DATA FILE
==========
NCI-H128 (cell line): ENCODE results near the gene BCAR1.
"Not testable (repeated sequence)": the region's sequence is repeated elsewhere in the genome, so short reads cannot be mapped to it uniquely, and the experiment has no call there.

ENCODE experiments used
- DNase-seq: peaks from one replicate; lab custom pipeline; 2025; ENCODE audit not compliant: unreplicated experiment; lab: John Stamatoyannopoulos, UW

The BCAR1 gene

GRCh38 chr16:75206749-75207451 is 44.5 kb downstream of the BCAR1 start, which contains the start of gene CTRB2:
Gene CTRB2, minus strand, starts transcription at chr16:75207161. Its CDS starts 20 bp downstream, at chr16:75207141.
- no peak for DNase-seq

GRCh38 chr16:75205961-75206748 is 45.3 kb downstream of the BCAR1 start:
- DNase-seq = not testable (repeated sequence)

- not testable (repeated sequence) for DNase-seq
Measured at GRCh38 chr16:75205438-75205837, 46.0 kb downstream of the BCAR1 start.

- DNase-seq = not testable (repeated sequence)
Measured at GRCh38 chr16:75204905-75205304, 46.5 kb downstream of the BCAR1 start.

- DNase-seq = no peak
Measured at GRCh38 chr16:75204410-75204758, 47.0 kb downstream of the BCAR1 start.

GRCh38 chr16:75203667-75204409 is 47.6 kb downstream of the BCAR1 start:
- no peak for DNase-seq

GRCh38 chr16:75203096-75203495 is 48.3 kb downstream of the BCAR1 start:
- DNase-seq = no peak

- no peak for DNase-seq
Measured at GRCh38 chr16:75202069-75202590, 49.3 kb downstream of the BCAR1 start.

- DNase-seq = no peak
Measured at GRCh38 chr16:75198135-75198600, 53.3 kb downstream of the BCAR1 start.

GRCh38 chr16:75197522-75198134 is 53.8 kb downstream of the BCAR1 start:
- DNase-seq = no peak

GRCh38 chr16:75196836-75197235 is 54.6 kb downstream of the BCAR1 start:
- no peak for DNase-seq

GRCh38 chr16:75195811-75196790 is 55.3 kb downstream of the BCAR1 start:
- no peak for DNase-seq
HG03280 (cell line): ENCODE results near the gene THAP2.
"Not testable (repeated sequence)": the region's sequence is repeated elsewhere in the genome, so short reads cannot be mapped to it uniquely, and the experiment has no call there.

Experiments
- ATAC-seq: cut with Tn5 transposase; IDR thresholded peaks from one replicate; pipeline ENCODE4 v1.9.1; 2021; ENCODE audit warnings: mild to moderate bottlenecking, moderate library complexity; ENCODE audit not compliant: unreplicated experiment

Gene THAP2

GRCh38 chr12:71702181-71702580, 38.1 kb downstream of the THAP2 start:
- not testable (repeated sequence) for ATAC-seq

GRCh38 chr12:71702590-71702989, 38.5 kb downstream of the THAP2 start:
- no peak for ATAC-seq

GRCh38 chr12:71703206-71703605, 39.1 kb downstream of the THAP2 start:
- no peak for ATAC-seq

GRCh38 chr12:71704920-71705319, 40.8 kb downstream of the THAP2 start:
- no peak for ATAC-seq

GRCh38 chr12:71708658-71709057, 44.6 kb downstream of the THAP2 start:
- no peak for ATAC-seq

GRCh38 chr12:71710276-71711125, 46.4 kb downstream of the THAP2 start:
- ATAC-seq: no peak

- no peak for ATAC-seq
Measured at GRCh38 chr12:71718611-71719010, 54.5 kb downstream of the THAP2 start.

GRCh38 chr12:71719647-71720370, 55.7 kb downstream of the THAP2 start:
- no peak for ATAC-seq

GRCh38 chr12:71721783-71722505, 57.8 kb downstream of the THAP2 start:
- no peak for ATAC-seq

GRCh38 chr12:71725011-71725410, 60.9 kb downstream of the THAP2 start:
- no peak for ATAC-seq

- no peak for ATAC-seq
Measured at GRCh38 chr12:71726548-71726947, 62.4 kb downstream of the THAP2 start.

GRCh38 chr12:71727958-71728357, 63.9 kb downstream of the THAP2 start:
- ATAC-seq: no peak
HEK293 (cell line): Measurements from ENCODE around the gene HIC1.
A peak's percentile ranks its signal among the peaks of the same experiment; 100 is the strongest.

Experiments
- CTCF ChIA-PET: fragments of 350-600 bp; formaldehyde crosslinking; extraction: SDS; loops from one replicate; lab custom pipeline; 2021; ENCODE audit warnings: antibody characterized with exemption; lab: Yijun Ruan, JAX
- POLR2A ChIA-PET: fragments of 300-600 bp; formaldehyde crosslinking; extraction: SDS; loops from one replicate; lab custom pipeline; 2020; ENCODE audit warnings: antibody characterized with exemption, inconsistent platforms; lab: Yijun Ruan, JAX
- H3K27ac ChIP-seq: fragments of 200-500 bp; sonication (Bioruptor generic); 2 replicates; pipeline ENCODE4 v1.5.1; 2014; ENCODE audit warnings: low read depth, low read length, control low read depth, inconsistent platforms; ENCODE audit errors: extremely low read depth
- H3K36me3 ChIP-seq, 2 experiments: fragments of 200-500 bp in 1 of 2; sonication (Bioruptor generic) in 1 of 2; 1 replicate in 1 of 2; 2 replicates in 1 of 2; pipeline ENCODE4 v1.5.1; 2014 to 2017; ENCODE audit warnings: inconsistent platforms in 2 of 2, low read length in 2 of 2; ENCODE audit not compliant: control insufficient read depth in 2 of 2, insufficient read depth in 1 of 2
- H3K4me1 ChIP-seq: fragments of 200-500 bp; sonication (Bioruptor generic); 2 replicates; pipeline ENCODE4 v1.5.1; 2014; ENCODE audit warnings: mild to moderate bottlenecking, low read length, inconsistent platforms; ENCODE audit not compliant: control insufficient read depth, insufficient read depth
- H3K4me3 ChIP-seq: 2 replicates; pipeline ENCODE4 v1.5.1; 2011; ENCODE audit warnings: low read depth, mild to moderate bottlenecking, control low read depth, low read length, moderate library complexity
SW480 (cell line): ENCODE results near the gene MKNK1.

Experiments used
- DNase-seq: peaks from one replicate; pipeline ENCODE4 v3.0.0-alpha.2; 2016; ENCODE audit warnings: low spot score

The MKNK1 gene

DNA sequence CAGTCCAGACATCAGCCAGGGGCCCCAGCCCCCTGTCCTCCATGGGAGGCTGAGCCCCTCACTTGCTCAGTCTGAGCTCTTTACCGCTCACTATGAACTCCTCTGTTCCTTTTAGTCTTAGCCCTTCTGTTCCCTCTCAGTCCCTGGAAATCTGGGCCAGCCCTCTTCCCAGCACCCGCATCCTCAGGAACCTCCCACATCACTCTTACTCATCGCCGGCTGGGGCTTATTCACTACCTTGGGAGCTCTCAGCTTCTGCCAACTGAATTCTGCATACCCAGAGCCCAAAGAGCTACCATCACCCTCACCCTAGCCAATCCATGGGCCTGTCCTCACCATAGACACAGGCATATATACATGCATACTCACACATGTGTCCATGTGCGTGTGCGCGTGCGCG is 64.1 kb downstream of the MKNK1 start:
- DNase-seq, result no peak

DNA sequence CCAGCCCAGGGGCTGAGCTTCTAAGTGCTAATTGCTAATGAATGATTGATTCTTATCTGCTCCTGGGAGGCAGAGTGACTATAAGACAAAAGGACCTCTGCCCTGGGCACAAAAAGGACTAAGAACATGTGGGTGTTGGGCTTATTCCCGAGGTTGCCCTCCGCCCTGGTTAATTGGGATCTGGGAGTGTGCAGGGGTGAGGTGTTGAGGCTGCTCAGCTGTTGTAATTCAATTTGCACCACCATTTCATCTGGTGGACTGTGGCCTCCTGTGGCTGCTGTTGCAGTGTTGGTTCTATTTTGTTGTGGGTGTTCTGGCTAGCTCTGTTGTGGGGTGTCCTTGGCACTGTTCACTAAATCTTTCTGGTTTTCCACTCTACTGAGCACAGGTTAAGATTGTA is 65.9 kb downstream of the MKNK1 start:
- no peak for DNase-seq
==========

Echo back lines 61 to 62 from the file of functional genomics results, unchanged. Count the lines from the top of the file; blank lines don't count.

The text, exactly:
A peak's percentile ranks its signal among the peaks of the same experiment; 100 is the strongest.

Experiments